Featured in Health Business Daily, May 2, 2017

Report: Insurers Remain Ahead of Providers in Value-Based Payment

Reprinted from HEALTH PLAN WEEK, the most reliable source of objective business, financial and regulatory news of the health insurance industry. Subscribe today!

June 13, 2016Volume 26Issue 21

Payers are ahead of providers when it comes to implementing value-based reimbursement (VBR) as they are on average better positioned to offer the incentives that fuel the shifting of payment structures from traditional fee-for-service, according to a new McKesson report, “Journey to Value: The State of Value-Based Reimbursement in 2016.”

The consultants culled their results from a national survey of some 465 payers and hospitals. McKesson commissioned the report in conjunction with Princeton, N.J.-based research agency ORC International.

The move to value, which is being led on many fronts like through CMS’s Bundled Payment for Care Improvement (BPCI) and the Comprehensive Care for Joint Replacement (CJR) programs (HPW 12/21/15, p. 1), “has hit a tipping point,” according to Andrei Gonzales, M.D., director VBR initiatives, McKesson Health Solutions.

“In our study two years ago we saw that the models were coming along and the thought then was that they were coming along,” he tells HPW in an exclusive interview. “But the growth to now shows that this is a payment model and a method that has taken hold and progressing.”

Health Plan Week

Bundles Are Favorite New Model

Gonzales says other key takeaways from McKesson’s new findings include that bundled payment is the fastest growing model in the VBR universe. “And then the third major observation is that the complexity of these models is still challenging for payers and providers, and they are looking at ways to invest and upgrade their capabilities to be able to support the growth and progression that we are seeing in their activity,” he adds.

According to the results, payers reported they are now 58% along the continuum towards making their payment systems based fully on VBR, a 10% increase since 2014 when McKesson last conducted such a survey. Hospitals are close, but remain at only 50% along the value continuum, up 4% in the past two years. Further, the report said among all payment models within health insurers, 59% would be a mix of capitation, pay-for-performance and episodes in five years, with bundled payment leading.

“Health plans project bundled payment will grow 6% over five years, edging ahead of capitation and shared risk growth. And while both hospitals and payers project bundled payment will account for 17% of medical payment in five years, only half of payers and just 40% of providers say they’re ready to implement bundles. And only a quarter have the tools in place to automate these complex models,” the report said.

Gonzales says it is not surprising that bundled payment is the preferred model right now, but in some ways designing and implementing a bundle is not that easy. “I would say the aspect that makes bundles a little more challenging is the complexity of it. And it does require some additional capabilities for both payers and providers to manage them effectively. The aspect to it that is not very surprising is that this is one model CMS through Medicare is really pushing strongly with programs like the CJR model and the BCPI.”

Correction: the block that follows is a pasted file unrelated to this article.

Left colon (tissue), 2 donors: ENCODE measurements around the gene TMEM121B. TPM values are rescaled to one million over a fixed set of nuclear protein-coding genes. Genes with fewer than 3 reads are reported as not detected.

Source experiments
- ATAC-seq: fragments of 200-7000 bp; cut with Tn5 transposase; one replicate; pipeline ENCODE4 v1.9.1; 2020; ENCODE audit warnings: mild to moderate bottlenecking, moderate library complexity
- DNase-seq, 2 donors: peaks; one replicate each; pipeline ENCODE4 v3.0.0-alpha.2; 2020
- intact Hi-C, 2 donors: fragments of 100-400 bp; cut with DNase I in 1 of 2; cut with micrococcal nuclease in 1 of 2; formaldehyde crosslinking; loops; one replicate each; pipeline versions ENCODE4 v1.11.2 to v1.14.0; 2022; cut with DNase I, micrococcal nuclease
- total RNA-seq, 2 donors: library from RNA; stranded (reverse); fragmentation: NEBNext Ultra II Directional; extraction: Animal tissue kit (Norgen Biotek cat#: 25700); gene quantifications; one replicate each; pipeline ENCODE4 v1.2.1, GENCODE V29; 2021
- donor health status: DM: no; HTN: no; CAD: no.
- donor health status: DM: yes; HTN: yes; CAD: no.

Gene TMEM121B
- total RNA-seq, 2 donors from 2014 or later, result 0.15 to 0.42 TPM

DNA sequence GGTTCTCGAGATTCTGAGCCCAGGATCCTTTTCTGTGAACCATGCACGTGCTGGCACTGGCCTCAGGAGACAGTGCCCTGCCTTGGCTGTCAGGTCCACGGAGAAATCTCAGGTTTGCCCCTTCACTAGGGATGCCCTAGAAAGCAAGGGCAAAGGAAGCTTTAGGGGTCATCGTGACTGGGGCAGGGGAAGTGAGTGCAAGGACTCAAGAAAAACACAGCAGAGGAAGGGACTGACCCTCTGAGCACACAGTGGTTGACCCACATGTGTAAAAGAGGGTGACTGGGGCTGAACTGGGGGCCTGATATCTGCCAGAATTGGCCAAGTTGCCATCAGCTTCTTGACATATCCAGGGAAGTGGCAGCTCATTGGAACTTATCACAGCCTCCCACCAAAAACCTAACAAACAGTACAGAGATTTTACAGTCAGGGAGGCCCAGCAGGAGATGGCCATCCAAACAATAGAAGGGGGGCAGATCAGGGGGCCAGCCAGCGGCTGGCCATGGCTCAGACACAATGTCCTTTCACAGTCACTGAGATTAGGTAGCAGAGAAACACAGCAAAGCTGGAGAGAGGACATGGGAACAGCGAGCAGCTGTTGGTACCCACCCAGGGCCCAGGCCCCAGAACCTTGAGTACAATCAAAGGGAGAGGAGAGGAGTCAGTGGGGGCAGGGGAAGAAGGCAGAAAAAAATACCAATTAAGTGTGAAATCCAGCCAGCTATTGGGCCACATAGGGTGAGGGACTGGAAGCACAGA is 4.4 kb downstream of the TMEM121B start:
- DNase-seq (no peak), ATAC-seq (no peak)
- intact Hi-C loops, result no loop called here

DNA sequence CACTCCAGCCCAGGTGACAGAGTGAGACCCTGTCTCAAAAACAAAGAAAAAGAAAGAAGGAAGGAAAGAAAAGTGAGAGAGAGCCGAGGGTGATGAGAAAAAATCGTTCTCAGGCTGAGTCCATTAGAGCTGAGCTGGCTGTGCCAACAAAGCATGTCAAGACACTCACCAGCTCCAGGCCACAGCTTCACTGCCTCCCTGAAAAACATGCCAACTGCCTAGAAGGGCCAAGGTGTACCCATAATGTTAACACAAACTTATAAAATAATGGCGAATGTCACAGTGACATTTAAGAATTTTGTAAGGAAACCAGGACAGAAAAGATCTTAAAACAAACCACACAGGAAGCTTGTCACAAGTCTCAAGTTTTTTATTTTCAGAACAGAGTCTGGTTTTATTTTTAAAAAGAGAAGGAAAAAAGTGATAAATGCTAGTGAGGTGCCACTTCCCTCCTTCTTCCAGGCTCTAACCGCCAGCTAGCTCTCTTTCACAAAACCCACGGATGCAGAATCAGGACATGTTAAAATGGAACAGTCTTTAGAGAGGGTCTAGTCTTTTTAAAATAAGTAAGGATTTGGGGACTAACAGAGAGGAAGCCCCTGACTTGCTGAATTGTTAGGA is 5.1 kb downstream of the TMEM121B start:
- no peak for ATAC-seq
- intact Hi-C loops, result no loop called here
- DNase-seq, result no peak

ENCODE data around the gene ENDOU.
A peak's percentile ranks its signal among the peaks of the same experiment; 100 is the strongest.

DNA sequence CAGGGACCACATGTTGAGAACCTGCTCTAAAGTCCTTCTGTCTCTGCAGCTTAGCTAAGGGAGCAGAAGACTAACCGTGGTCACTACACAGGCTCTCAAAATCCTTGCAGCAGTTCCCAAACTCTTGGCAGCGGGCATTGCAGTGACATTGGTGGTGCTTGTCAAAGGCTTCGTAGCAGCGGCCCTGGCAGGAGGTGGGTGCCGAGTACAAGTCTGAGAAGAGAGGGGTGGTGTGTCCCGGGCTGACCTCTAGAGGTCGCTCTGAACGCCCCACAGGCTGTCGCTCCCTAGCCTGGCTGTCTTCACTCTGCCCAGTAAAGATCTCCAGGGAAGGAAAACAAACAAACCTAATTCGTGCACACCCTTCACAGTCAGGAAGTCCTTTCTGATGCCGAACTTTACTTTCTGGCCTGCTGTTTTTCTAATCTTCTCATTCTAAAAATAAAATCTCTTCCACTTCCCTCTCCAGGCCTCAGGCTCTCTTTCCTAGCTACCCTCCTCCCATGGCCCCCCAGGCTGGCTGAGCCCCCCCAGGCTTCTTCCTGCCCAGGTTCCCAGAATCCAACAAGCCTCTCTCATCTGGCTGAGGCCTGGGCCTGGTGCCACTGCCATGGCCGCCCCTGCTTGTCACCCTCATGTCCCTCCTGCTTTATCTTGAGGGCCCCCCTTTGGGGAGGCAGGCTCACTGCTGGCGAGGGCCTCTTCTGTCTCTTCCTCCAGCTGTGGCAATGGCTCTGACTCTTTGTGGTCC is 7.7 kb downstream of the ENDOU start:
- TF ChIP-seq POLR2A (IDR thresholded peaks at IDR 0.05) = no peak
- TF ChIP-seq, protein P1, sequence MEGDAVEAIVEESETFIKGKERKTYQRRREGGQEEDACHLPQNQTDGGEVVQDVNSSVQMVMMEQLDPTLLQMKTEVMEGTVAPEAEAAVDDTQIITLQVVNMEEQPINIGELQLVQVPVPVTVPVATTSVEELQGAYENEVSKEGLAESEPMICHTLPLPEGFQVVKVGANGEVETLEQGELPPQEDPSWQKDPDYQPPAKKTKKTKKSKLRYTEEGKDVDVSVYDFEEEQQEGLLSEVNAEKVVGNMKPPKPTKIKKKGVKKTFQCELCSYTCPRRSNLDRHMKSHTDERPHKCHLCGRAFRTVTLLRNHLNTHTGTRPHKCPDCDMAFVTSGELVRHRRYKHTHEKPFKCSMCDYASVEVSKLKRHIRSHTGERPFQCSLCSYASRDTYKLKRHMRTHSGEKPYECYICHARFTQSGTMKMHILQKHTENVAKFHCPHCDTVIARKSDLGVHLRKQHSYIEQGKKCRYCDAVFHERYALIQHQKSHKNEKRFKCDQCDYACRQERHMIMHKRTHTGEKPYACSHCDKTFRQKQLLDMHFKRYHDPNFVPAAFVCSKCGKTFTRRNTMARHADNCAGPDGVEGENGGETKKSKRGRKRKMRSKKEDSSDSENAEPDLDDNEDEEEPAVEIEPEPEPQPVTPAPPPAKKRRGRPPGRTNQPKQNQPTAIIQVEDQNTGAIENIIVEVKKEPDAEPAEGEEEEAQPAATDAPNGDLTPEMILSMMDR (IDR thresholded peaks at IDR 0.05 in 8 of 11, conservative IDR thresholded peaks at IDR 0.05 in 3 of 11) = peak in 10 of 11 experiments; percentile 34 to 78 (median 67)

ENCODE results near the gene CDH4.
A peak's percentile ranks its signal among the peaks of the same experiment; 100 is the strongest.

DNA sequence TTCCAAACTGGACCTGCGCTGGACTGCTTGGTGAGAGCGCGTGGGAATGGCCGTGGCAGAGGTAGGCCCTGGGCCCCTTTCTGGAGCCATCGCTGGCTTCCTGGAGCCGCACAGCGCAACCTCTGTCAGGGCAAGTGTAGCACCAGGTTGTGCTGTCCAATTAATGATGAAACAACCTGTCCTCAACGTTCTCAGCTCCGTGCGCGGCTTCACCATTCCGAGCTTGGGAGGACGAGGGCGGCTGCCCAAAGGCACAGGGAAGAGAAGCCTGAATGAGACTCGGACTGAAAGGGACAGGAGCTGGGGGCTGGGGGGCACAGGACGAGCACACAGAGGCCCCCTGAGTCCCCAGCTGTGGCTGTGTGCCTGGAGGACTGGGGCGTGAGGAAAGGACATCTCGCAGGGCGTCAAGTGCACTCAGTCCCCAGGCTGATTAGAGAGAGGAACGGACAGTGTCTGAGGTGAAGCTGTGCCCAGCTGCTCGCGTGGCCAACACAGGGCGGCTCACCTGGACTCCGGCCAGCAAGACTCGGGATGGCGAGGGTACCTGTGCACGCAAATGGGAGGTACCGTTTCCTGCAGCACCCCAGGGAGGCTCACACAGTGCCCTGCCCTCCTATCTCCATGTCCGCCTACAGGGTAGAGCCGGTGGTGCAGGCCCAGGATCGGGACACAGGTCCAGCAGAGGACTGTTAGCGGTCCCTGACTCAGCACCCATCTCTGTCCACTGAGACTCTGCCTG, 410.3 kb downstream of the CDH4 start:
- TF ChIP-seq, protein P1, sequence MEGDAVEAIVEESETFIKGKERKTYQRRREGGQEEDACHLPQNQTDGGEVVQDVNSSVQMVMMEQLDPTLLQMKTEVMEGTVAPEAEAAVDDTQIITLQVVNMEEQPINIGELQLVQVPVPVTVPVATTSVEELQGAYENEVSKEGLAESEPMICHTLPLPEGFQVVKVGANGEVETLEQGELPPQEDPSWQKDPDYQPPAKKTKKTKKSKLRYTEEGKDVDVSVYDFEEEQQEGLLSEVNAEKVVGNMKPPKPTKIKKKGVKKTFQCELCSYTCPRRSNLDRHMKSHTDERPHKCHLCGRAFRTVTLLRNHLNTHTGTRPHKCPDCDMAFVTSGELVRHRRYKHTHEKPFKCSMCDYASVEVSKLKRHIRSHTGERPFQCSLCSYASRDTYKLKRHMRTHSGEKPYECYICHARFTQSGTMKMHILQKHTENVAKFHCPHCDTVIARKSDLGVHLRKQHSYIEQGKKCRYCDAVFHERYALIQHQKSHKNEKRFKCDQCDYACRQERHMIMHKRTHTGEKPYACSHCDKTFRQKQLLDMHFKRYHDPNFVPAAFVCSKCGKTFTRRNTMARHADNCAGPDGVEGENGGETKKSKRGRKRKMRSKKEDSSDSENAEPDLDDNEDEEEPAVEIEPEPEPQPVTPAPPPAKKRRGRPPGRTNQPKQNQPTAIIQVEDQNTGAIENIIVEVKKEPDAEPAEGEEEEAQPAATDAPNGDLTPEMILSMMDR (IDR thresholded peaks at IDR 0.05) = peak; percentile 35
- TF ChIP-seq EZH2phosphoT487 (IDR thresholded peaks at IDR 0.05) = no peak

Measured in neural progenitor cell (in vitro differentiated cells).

A full 25% of the lower joint replacements that Medicare pays for are expected to be included in the CJR model, he explains. “So as we see commercial health insurance plans kind of follow CMS, to me that is an indication that CMS sees bundles as a viable model and that they are going to continue to emphasize it. And the rest of the industry tends to take note and kind of figure out how to work with that reality,” Gonzales says.

On the issue of why payers are ahead of providers right now on moving to VBR, he says that “makes a lot of sense in terms of driving the incentives and really being responsible for ultimately how a member sees their overall health care spend and insurance. But providers are really starting to indicate that they are beginning to look at health care in this way, too, through programs to coordinate care to actually deliver on some of the value of bundled payments and shared risk models and patient-centered medical homes.”

Health Plan Execs Chart a VBR Course

As for the bottom-line value of health insurers moving to VBR, there is no clear-cut answer yet on what it all means. “In terms of a dollar figure, that is a pretty tough question to answer at this point,” Gonzales says. “You see different estimates in the industry and through different research that up to 30% of the money we spend in the U.S. on health care is waste. This could be unnecessary procedures, or administrative tasks that are not required like chasing denials that are ultimately paid. Things like that.”

Regardless of specific saving levels, at the top echelon of health insurer management, VBR is accepted as the way to go, with leading voices like Aetna Inc. CEO Mark Bertolini an example of this top-down thinking on the issue, he stresses. “Health plans are seeing the value and understand how they can get the most out of a member’s premium and be more competitive in attracting members to their plans, by showing how they are working with higher-quality doctors and really incenting doctors to deliver the best care at overall lowest cost.”

For providers, the trick is adapting to what appears to be a major shift in how consumers are cared for. “But they see more of a challenge in the need to change their business model to start to focus on maybe different areas of care, like outpatient care vs. inpatient care for a hospital, which is clearly one of the main things we are looking at here,” Gonzales says.

The McKesson white paper is available at http://MHSvbrstudy.com.

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